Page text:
Deborah Solomon Gives Up 'Q&A' Slot; Showed Blatant Hostility Toward Conservatives

Peter Baker's respectful interview with Donald Rumsfeld in the Times Sunday Magazine makes quite a contrast with Deborah Solomon's aggressive and hostile approach toward conservatives like William F. Buckley and Gov. Bobby Jindal.
Upon first skimming the New York Times Sunday Magazine "Q&A" with Donald Rumsfeld, I steeled myself for reporter Deborah Solomon's usual hostility. Finding instead neutral questions designed to invite substantive responses from the subject, I rubbed my eyes and checked the byline.

Sure enough, Solomon's announced retirement as section contributor had come to pass, with reporter Peter Baker taking over interviewing duties (at least this week).

Some of Solomon's low-light interviews include a hostile one she conducted with conservative icon William F. Buckley, especially compared to the fawning one she gave racially inflammatory Al Sharpton the very next week.

A couple of the questions Solomon asked Buckley for the July 11, 2004 edition of the magazine:

You have made so many offensive comments over the years. Do you regret any of them?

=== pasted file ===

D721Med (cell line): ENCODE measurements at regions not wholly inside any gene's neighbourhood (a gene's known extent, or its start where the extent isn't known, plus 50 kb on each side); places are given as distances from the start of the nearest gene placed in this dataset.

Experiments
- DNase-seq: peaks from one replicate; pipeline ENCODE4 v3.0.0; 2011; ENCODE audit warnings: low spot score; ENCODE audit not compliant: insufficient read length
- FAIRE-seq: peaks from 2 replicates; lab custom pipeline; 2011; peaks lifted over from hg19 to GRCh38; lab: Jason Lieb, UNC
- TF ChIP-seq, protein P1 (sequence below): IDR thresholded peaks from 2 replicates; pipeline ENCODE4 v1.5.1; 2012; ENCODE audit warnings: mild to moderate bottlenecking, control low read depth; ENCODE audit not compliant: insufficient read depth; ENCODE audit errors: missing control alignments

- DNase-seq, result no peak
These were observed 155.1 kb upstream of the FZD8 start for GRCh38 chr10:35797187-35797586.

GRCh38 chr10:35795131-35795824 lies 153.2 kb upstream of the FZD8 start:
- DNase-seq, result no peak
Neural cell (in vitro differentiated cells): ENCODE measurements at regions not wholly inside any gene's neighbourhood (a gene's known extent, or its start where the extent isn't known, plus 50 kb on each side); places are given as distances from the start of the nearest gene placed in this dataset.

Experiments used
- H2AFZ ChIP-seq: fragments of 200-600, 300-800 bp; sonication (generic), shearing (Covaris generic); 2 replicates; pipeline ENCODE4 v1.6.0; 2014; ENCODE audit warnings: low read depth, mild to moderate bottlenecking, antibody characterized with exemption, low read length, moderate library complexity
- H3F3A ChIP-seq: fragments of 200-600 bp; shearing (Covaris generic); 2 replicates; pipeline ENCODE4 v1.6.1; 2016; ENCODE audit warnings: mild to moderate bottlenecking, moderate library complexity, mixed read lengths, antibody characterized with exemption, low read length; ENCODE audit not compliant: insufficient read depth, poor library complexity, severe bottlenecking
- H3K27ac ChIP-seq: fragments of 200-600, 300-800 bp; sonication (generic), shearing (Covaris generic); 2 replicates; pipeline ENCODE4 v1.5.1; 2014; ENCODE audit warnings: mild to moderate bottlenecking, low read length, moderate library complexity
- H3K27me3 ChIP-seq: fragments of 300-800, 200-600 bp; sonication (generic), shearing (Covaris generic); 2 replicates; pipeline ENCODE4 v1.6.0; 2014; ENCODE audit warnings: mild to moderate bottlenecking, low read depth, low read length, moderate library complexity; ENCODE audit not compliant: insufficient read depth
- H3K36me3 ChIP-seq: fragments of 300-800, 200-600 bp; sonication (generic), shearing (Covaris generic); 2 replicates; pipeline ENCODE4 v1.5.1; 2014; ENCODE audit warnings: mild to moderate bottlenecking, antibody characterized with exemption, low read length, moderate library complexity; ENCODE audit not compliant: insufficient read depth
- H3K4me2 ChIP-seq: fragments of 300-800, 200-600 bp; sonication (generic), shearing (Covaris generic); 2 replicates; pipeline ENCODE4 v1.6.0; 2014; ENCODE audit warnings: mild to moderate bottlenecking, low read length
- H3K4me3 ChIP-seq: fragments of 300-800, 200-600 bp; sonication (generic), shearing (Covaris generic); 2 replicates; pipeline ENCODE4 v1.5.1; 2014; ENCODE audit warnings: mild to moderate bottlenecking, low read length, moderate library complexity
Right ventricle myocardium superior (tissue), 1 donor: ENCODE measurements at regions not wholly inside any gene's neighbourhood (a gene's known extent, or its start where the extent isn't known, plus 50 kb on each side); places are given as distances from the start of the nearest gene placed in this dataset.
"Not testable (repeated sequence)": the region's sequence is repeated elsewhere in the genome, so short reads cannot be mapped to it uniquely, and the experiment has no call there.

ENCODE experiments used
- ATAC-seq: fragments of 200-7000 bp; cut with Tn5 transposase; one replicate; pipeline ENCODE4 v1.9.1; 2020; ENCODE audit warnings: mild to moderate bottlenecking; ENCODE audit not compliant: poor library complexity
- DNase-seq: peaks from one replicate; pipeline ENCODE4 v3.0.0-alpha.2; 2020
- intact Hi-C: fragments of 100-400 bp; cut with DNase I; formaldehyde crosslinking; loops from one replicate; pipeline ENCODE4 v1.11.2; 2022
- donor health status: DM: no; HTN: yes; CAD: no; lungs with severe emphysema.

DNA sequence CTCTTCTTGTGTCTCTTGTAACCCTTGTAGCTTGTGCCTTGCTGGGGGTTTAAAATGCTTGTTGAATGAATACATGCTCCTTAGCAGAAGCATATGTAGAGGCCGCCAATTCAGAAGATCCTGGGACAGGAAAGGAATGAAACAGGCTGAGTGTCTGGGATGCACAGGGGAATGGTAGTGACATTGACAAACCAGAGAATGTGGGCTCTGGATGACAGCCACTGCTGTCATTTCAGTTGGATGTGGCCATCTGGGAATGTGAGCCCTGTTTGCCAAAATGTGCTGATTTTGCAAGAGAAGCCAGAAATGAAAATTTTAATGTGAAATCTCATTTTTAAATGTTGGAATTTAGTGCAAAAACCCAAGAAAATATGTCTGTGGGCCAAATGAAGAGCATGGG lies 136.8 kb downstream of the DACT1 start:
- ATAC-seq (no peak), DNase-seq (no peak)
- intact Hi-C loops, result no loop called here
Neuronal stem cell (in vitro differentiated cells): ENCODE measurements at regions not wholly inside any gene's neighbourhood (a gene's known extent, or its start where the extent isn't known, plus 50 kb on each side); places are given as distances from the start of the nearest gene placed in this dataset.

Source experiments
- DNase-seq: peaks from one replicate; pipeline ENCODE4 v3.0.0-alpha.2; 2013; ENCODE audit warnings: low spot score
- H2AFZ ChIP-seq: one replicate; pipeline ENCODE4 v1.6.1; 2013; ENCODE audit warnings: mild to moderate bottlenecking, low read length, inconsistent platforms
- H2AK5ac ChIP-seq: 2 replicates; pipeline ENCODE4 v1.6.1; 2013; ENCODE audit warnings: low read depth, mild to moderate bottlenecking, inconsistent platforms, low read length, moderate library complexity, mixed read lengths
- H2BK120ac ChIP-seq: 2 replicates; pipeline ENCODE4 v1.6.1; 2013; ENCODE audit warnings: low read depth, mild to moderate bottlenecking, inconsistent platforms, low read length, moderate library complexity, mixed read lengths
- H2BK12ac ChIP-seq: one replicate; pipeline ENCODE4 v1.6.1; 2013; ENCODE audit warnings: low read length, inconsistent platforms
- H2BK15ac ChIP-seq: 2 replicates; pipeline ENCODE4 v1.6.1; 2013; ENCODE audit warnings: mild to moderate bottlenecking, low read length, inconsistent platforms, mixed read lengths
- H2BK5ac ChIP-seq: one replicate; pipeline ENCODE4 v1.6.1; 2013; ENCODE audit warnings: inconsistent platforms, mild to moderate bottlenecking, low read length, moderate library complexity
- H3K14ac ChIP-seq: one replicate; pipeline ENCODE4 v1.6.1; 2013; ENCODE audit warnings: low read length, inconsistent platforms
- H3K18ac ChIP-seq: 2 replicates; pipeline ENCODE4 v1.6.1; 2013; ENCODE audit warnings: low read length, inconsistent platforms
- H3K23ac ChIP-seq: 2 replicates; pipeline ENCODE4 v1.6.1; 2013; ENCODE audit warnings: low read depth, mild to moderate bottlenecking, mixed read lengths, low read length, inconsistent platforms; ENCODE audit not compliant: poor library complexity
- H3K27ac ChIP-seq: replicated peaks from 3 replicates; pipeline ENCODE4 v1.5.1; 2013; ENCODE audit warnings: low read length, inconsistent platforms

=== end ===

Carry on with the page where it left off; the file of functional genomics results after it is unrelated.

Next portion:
It's not fair to blame the press. Some of your most inflammatory comments have been made in your essays and columns. In the 50's, you famously claimed that whites were culturally superior to African-Americans.

By contrast, while interviewing Sharpton, Solomon not only ignored Sharpton's inflammatory history, but invited him to accuse another black personality - Bill Cosby - of racism!

I wonder how you feel about Bill Cosby's recent comment that too many African-Americans speak ungrammatical English and fail to rear their children properly. Does that strike you as racist?" It takes chutzpah to ask Sharpton (he of "white interloper" fame) if someone else is using racist language.

And in an interview with Louisiana Gov. Bobby Jindal for the August 31, 2008 magazine, she callously asked:

If the Republican Party bills itself as the party of family values, what should we make of the fact that you rejected the name your parents gave you, their political affiliation and their religion?

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